Turkey not obliged to abide by sanctions imposed by US or UK against Iran, FM says

Published 24.07.2018 17:56
Updated 25.07.2018 13:50
Foreign Minister Mevlüt Çavuşoğlu talks at a press conference during a visit in the Turkish Republic of Northern Cyprus, in the city of Lefkoşa, July 24, 2018. (REUTERS Photo)
Foreign Minister Mevlüt Çavuşoğlu talks at a press conference during a visit in the Turkish Republic of Northern Cyprus, in the city of Lefkoşa, July 24, 2018. (REUTERS Photo)

Turkey opposes sanctions on Iran and is not obliged to abide by sanctions imposed by the U.S., the U.K. or any other country, Foreign Minister Mevlüt Çavuşoğlu said Tuesday.

President Donald Trump has pulled the United States out of a 2015 nuclear pact with Iran and ordered U.S. sanctions on Tehran, while a senior State Department official said Washington has told allies to cut imports of Iranian oil by November.

Turkey has criticized Trump's move to withdraw from the nuclear pact and has publicly resisted the U.S. call to cut oil imports from Iran.

"We do not have to adhere to the sanctions imposed on a country by another country. We don't find the sanctions right either," Çavuşoğlu said while visiting Azerbaijan's capital Baku at a joint news conference alongside Elmar Memmedyarov, his Azerbaijani counterpart.

"We go along with U.N. sanctions like every country, but we do not necessarily need to go along with sanctions imposed by the U.S. or U.K. against Iran."

"We held meetings with the United States in Ankara and told them openly: Turkey gets oil and gas from Azerbaijan, Iran, Russia and Iraq. If I don't buy from Iran now, where am I supposed to meet that need from?" he said.

U.S. officials met Turkish companies on July 19 and with Turkish officials of the Foreign Ministry, Treasury and Central Bank on July 20 about the issue regarding a new round of sanctions against Iran. Marshall Billingslea, the Assistant Secretary for Terrorist Financing, was among the officials in Turkey to partake in negotiations and hold meetings with Turkish authorities and companies.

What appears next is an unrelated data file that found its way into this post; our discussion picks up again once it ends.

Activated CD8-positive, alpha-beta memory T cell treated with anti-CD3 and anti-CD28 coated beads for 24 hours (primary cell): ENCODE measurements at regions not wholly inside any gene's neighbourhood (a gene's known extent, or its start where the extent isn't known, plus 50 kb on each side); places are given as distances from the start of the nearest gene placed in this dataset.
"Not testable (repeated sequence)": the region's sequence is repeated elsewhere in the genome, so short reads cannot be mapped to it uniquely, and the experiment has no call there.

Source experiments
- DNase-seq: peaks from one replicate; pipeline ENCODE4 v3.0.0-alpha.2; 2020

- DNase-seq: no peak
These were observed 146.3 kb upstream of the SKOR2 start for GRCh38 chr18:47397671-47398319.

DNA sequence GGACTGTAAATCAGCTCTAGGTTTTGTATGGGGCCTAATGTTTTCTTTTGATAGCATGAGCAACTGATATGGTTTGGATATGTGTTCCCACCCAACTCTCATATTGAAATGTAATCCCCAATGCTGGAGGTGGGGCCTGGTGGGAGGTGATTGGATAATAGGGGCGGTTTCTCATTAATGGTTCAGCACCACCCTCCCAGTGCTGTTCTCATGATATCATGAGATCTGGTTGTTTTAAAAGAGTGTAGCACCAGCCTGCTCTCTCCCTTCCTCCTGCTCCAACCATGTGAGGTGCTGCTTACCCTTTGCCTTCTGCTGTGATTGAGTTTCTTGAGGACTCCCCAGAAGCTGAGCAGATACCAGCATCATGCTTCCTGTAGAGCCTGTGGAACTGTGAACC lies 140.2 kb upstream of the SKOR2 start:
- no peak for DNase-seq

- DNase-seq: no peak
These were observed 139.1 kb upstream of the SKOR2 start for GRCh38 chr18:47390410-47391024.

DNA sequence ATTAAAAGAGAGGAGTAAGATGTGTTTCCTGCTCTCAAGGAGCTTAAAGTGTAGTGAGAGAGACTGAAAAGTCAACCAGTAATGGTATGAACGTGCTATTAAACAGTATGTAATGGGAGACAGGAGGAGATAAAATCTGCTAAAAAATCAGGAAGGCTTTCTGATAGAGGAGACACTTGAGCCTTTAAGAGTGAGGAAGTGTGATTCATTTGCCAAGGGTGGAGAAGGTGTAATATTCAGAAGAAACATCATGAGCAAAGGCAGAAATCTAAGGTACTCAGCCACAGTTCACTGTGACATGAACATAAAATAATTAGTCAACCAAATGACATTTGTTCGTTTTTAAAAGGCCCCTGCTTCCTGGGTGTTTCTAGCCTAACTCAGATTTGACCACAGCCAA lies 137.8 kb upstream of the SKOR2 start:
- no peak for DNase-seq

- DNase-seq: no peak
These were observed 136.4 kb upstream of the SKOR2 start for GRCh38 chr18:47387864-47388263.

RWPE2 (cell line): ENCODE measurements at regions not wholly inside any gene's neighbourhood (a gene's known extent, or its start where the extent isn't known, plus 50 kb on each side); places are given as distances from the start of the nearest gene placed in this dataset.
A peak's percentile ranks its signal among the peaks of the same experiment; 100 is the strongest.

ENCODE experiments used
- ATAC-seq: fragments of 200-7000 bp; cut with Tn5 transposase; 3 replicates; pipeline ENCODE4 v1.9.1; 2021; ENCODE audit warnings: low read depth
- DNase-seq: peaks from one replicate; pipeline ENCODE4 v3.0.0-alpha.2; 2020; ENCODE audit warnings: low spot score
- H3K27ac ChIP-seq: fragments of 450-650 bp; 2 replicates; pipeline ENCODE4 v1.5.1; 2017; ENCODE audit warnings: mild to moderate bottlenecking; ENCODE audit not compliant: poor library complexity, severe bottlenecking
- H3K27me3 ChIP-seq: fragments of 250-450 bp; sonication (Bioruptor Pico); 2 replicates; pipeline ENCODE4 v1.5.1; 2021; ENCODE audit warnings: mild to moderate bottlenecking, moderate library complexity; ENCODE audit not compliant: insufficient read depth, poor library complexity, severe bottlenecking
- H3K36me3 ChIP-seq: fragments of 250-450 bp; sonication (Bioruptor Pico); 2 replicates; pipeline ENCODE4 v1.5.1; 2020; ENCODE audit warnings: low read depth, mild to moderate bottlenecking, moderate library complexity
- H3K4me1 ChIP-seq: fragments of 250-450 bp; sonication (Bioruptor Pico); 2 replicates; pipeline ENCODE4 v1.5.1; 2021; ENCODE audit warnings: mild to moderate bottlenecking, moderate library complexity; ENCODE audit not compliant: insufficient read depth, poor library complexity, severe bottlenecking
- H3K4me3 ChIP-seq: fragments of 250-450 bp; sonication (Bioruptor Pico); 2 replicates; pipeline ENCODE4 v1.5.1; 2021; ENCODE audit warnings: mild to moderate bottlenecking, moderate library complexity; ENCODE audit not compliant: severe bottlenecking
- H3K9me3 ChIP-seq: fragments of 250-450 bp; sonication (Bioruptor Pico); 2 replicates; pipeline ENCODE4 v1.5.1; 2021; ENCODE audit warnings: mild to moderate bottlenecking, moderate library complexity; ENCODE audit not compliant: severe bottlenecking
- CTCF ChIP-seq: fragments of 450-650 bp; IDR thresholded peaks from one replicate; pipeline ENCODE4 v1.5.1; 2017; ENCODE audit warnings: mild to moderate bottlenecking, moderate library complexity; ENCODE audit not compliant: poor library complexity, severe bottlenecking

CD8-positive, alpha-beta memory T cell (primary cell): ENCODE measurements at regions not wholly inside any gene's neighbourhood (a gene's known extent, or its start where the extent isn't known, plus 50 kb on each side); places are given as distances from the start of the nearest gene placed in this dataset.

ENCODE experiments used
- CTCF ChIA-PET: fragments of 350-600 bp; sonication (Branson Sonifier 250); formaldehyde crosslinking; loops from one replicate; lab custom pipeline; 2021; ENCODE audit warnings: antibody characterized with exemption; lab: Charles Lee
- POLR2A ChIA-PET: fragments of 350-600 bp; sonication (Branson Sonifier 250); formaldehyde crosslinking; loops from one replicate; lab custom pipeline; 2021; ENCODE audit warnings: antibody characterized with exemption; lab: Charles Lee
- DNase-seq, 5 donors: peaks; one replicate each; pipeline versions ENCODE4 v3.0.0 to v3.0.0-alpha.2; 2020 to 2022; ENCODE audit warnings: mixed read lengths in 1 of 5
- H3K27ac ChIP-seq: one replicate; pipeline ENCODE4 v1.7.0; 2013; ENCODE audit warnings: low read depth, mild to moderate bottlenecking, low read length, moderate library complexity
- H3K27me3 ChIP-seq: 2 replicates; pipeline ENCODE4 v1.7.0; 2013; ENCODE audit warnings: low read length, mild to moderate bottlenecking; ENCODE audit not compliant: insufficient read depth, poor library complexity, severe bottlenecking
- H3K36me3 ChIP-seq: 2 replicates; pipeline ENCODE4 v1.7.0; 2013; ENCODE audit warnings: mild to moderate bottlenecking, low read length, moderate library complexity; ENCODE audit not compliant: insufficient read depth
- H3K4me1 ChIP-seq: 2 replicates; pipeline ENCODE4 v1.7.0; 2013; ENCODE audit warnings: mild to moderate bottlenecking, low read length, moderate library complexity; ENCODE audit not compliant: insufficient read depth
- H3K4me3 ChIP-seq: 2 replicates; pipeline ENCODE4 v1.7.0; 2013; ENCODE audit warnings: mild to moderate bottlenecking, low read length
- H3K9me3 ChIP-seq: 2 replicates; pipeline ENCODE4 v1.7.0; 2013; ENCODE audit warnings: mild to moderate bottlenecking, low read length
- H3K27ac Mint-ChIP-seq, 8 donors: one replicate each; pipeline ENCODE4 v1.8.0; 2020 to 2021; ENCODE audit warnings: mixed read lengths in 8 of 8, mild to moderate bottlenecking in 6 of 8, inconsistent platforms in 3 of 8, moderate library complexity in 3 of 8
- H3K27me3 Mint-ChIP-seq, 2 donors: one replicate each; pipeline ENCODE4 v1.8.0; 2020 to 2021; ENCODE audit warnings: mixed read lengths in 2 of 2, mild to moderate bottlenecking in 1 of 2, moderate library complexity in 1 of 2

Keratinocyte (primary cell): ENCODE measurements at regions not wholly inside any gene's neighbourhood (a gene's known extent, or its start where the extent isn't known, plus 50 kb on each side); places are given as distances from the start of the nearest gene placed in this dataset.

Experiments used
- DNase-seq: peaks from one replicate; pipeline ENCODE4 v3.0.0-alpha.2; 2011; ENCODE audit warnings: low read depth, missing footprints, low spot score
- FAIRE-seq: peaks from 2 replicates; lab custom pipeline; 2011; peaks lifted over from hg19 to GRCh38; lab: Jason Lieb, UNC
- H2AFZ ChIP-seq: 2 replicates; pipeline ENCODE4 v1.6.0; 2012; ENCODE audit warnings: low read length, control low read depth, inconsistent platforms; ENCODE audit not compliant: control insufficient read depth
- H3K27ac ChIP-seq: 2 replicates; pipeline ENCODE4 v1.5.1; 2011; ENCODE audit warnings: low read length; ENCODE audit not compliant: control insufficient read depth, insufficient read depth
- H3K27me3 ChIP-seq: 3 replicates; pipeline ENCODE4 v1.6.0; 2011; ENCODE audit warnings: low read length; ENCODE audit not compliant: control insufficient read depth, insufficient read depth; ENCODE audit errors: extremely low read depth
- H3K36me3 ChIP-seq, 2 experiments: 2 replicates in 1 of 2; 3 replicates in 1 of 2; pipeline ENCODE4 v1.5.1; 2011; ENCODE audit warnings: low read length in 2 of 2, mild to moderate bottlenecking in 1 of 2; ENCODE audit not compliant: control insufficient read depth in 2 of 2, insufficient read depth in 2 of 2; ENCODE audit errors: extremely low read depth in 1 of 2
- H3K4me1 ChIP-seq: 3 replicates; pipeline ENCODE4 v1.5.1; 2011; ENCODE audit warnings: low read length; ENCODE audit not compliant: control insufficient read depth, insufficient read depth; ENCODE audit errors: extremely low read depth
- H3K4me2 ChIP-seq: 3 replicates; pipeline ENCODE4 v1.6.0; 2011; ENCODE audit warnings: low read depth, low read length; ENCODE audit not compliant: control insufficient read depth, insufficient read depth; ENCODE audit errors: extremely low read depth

As Billingslea put it, he was in Turkey "to educate Turkish companies" on behalf of the American administration. "We definitely are encouraging the companies to wind down their businesses. That's why we gave the 180 days. It is up to the individual companies to make their business decisions. We are not in a situation that we are trying to dictate Turkish companies on what to do," he had told Daily Sabah in an interview.

Many Turkish companies are prime trade partners with Tehran.

Following the talks on Friday, the Turkish Foreign Ministry released a written statement, saying: "Iran is an important neighbor for Turkey, in view of both our bilateral economic and commercial relations as well as our energy imports. Therefore, we will continue to monitor U.S. sanctions within this framework."

Turkey remains skeptical of the idea, as in the first four months of this year, Turkey bought more than three million tons of crude oil from Iran, almost 55 percent of its total crude supplies; Tehran remains Ankara's biggest crude oil exporter in the first quarter of 2018 despite a 20 percent decrease.

On May 8, President Trump pulled the U.S. out of a 2015 nuclear pact with Iran reached by his predecessor Barack Obama and other world powers, the U.K., France, China, Russia and Germany, and ordered tough U.S. sanctions on Tehran. The decision has drawn criticism worldwide.

Turkey's overall trade with Iran has been decreasing since 2013 following the sanctions. While bilateral trade between the countries exceeded $20 billion in 2012, it saw a dramatic fall to $14 billion. Recorded at $9 billion in 2016, bilateral trade with Iran gained momentum in 2017 and rose to $10.7 billion.

Turkey and Iran have also discussed trading in local currencies as an alternative medium of exchange to dollar and issued the first letter of credit in the form of a national currency swap to exchange Iranian rial and Turkish lira in April.

Turkey also does not agree with the U.S. sanctions on Russia, the minister also added.

"We do not find those sanctions right. This is a principal stance. It does not depend on any other condition," he said.

F-35 jet deal

About the U.S. Senate's decision to block the delivery of F-35 jet fighters to Turkey, Çavuşoğlu said: "The administration holds the authorization rights regarding this deal. There are no setbacks about the purchase of F-35 jets. Two of the jets have already been received and training [of Turkish pilots] continue."

American senators voted overwhelmingly to block the delivery of F-35 jet fighters to Turkey on Monday.

"The United States and any other country should understand this. You cannot get any results from Turkey by imposing sanctions or insisting. Dialogue, diplomacy and respect help in getting results from Turkey," he added.

Meanwhile, President Recep Tayyip Erdoğan on Tuesday evening dismissed reports about the U.S. Senate and Congress aiming to prohibit the transfer of advanced F-35 fighter jets to Turkey.

In reply to questions after his ruling Justice and Development (AK) Party's parliamentary group meeting in Ankara, Erdoğan said: "You know the matter, it is completely at the disposal of the U.S. president once the bill passes. Mr. Trump has shown me the written statement he made during our discussion in Brussels and such a thing [prohibiting the transfer] is not in question."

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